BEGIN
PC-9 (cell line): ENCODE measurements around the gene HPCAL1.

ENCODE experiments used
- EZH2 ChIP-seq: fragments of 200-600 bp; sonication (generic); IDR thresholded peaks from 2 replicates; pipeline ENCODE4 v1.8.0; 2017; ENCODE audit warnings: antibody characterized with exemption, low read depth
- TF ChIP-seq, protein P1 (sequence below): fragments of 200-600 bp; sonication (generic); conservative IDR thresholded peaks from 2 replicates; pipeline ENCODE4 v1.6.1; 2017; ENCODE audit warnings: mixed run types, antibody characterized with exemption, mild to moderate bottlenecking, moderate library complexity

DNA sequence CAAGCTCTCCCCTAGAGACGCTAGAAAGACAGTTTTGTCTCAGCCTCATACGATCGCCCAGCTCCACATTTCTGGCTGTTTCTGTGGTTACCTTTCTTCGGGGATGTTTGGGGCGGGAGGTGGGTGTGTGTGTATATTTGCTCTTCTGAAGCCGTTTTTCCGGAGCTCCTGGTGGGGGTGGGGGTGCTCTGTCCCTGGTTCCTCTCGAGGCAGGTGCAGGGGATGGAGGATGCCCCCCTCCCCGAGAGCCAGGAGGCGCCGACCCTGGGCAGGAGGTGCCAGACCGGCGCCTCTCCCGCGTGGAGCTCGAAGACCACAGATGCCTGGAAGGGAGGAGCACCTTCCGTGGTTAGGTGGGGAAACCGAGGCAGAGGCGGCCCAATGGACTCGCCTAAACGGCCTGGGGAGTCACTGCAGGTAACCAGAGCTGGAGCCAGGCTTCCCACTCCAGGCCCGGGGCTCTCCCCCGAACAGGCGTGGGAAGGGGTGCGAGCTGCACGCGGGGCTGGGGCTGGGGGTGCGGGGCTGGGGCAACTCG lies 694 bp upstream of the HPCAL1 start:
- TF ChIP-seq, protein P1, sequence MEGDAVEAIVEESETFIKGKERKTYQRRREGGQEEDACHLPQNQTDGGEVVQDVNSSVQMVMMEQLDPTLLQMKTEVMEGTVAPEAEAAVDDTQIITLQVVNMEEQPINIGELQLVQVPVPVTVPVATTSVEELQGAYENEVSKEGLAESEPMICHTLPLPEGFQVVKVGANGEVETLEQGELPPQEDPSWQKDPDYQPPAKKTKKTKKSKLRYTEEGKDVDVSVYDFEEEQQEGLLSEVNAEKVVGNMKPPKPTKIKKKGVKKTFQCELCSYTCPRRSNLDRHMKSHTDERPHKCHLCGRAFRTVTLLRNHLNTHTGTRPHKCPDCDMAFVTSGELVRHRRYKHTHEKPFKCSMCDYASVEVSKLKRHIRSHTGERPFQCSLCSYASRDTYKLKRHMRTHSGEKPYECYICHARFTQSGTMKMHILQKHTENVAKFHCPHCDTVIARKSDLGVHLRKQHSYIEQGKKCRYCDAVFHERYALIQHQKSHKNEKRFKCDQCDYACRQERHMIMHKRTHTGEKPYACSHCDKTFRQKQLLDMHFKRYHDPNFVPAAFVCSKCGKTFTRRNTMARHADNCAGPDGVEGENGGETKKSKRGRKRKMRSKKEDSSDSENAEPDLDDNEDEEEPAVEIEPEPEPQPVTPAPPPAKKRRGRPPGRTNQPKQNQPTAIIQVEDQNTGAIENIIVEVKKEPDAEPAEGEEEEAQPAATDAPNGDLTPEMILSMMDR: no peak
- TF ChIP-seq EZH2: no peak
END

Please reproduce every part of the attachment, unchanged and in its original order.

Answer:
PC-9 (cell line): ENCODE measurements around the gene HPCAL1.

ENCODE experiments used
- EZH2 ChIP-seq: fragments of 200-600 bp; sonication (generic); IDR thresholded peaks from 2 replicates; pipeline ENCODE4 v1.8.0; 2017; ENCODE audit warnings: antibody characterized with exemption, low read depth
- TF ChIP-seq, protein P1 (sequence below): fragments of 200-600 bp; sonication (generic); conservative IDR thresholded peaks from 2 replicates; pipeline ENCODE4 v1.6.1; 2017; ENCODE audit warnings: mixed run types, antibody characterized with exemption, mild to moderate bottlenecking, moderate library complexity

DNA sequence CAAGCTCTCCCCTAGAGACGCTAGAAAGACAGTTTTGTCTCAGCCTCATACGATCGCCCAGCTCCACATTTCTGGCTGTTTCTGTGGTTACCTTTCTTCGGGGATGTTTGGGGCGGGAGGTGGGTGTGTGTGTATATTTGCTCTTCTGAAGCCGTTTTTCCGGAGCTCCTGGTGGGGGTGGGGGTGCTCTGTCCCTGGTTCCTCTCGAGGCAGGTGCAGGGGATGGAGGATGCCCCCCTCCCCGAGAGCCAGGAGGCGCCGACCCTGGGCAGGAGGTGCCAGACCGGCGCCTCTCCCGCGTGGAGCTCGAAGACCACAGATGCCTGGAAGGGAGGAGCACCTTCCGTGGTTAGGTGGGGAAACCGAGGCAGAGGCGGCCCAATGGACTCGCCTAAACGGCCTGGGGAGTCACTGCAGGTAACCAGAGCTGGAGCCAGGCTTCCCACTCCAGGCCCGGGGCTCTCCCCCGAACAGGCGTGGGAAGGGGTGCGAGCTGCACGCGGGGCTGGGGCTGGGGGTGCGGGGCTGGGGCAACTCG lies 694 bp upstream of the HPCAL1 start:
- TF ChIP-seq, protein P1, sequence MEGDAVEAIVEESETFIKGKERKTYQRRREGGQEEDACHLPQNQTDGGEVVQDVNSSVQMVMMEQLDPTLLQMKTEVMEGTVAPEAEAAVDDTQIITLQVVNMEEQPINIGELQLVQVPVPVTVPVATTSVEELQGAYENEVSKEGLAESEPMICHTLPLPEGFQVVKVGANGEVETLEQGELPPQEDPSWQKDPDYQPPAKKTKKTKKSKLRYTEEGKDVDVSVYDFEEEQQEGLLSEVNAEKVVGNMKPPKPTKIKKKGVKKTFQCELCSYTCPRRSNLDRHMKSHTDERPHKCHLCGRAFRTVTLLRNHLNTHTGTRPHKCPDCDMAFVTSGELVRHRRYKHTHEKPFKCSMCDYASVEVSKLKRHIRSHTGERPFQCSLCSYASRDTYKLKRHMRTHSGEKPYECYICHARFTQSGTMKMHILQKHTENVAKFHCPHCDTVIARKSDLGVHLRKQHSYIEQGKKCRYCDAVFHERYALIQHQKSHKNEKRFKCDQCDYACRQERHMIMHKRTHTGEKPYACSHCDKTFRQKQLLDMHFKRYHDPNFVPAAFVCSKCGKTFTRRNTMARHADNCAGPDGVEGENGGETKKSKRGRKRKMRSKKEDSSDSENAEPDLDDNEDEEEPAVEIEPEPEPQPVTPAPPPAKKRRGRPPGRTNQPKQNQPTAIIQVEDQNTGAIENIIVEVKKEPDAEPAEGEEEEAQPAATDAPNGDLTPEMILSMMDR: no peak
- TF ChIP-seq EZH2: no peak